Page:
Im­pe­rial im­pos­tors hold sway in Hue

The Weekend Australian - Travel - - Travel & Indulgence - LEWIS COR­NER

THE old ele­phant is bored, teth­ered to a stake. He sways from side to side and dan­gles what a child might mis­take for an at­ro­phied su­per­nu­mer­ary leg. Tourists are scarce to­day in the Ci­tadel of Hue, Viet­nam.

Luck­ier Asian pachy­derms live near wa­ter and are given a daily scrub by their ma­houts, which im­parts a healthy pink glow to the up­per parts of their trunks. This old stager is a dusty grey. One of its tusks is miss­ing, giv­ing it a for­lorn, lop-sided ap­pear­ance.

Hue’s Ci­tadel, for­merly the heart of the Viet­namese em­pire, is now a UNESCO World Her­itage site. In­tri­cate de­tails re­main, among them the elab­o­rately carved ends of ev­ery bam­boo rafter. Some build­ings are re­stored but much of what must have been a stu­pen­dous spec­ta­cle in its hey­day has dis­ap­peared or de­cayed.

What age is the ele­phant? Surely not old enough to re­mem­ber the last em­peror, rul­ing un­der French pro­tec­tion be­fore the Ja­panese in­va­sion of 1945. Now the an­i­mal lum­bers along, car­ry­ing gaudily cos­tumed tourists mas­querad­ing as ex­tinct roy­als. The rob­ing room is a small wooden shed. The pseu­doim­pe­rial out­fits are musty, clammy and un­com­fort­ably tight for the fuller-fig­ured visi­tor. Sev­eral hun­dred thou­sand dong, a huge num­ber that con­verts to less than $10, pur­chases a brief and some­what moth-eaten re-en­act­ment of past glo­ries.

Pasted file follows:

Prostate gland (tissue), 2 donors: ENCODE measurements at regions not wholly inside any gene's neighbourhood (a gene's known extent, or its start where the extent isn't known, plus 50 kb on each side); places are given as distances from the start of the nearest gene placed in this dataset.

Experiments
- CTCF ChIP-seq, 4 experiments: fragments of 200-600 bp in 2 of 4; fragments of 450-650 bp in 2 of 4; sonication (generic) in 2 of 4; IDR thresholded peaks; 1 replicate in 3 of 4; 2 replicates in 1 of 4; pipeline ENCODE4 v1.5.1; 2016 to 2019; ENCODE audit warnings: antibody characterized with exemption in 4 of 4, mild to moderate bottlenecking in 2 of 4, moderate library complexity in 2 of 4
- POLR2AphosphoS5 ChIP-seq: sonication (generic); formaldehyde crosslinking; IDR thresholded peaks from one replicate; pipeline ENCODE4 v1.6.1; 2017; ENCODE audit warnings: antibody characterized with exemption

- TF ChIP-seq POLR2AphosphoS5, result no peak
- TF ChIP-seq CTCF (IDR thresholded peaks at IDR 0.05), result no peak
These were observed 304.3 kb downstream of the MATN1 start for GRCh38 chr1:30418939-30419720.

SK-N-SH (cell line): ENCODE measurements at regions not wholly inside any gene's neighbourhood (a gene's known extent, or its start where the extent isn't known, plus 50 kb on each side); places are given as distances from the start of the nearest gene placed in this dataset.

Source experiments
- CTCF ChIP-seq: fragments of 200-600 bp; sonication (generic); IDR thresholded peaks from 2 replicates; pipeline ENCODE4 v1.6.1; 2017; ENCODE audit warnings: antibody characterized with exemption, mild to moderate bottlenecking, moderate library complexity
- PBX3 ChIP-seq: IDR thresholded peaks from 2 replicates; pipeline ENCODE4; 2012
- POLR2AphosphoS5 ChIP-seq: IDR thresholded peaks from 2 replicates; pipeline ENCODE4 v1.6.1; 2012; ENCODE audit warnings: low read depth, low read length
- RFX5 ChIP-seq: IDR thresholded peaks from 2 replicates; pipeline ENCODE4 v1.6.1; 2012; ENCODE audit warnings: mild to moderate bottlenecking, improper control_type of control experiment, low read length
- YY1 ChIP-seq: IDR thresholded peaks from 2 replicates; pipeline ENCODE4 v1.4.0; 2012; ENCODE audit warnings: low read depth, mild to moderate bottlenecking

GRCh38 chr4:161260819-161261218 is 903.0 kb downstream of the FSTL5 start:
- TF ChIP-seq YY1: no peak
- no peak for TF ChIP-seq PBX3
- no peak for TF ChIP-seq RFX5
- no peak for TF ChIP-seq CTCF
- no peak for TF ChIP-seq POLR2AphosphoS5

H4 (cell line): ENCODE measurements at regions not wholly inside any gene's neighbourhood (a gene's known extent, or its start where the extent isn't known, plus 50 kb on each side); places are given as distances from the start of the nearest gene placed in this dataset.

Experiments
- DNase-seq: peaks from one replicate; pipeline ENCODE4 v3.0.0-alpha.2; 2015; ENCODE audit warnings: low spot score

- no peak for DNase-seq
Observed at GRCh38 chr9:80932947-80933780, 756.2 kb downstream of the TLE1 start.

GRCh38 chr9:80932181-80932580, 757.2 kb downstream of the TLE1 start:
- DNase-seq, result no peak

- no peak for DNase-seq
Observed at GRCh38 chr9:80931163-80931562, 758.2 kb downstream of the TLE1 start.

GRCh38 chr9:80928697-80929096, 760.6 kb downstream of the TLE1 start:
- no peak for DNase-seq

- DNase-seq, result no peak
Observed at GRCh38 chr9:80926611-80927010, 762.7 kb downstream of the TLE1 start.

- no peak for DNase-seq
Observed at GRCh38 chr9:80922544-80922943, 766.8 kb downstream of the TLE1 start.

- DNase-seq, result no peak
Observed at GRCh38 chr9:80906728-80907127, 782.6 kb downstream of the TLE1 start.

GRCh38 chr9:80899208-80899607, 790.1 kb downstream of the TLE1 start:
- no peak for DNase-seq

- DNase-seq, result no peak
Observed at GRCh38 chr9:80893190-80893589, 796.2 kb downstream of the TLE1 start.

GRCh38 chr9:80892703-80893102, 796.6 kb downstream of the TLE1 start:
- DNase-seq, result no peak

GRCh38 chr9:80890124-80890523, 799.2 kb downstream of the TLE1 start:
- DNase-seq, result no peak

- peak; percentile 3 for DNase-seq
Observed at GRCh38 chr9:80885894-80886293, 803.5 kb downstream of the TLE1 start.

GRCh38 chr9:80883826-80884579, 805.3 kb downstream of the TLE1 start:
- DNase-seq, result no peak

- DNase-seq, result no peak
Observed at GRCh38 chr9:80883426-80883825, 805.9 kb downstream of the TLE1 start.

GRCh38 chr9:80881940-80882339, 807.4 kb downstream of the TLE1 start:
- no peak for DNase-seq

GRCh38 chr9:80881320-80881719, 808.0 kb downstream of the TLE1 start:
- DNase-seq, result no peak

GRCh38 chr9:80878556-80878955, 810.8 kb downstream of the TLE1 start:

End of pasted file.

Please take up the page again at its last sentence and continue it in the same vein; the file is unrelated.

We as­cend the rick­ety steps to the board­ing plat­form. The ex­tra layer of cloth­ing con­spires with the heat and hu­mid­ity to in­fuse new lay­ers of sweat into the em­peror’s old clothes. Our mount lum­bers around its fa­mil­iar cir­cuit, pleased to be on the move, paus­ing only to tear off some leafy snacks from over­hang­ing trees.

Was the ele­phant in Hue in 1968 when the city fell to the Vi­et­cong? Does it re­mem­ber the fight­ing, the bomb­ing, the US re­treat, and the thou­sands of cit­i­zens, in­clud­ing doc­tors, nurses and teach­ers, mas­sa­cred by the new regime?

The mo­ment to ab­di­cate af­ter our short reign has ar­rived. We de­scend, dis­robe and hand over a few thou­sand more dong to give our trundling trans­port a sug­ar­cane treat. Be­yond the Ci­tadel walls Hue swarms and buzzes with two and three­wheeled cy­cles, some car­ry­ing im­pos­si­ble loads.

In­side, our thick-skinned friend is chained again un­til the next im­pe­rial im­pos­tors hire him. With no mem­o­ries or dreams of the mag­nif­i­cence of by­gone years en­joyed by his an­ces­tors, he sim­ply sways and waits. RANT OR RAVE Send your 400-word con­tri­bu­tion to our Fol­low the Reader col­umn. Pub­lished colum­nists will re­ceive a Cor­ban & Blair Duet travel jour­nal in pink/red and Duet travel wal­let in blue/red (pic­tured; to­tal value $84). The Duet range is made from gen­uine split leather and fea­tures con­trast­ing leather de­tail with a metal but­ton en­clo­sure. More: (02) 9560 0122; cor­ban­ Send your con­tri­bu­tion to: travel@theaus­

Newspapers in English

Newspapers from Australia

© PressReader. All rights reserved.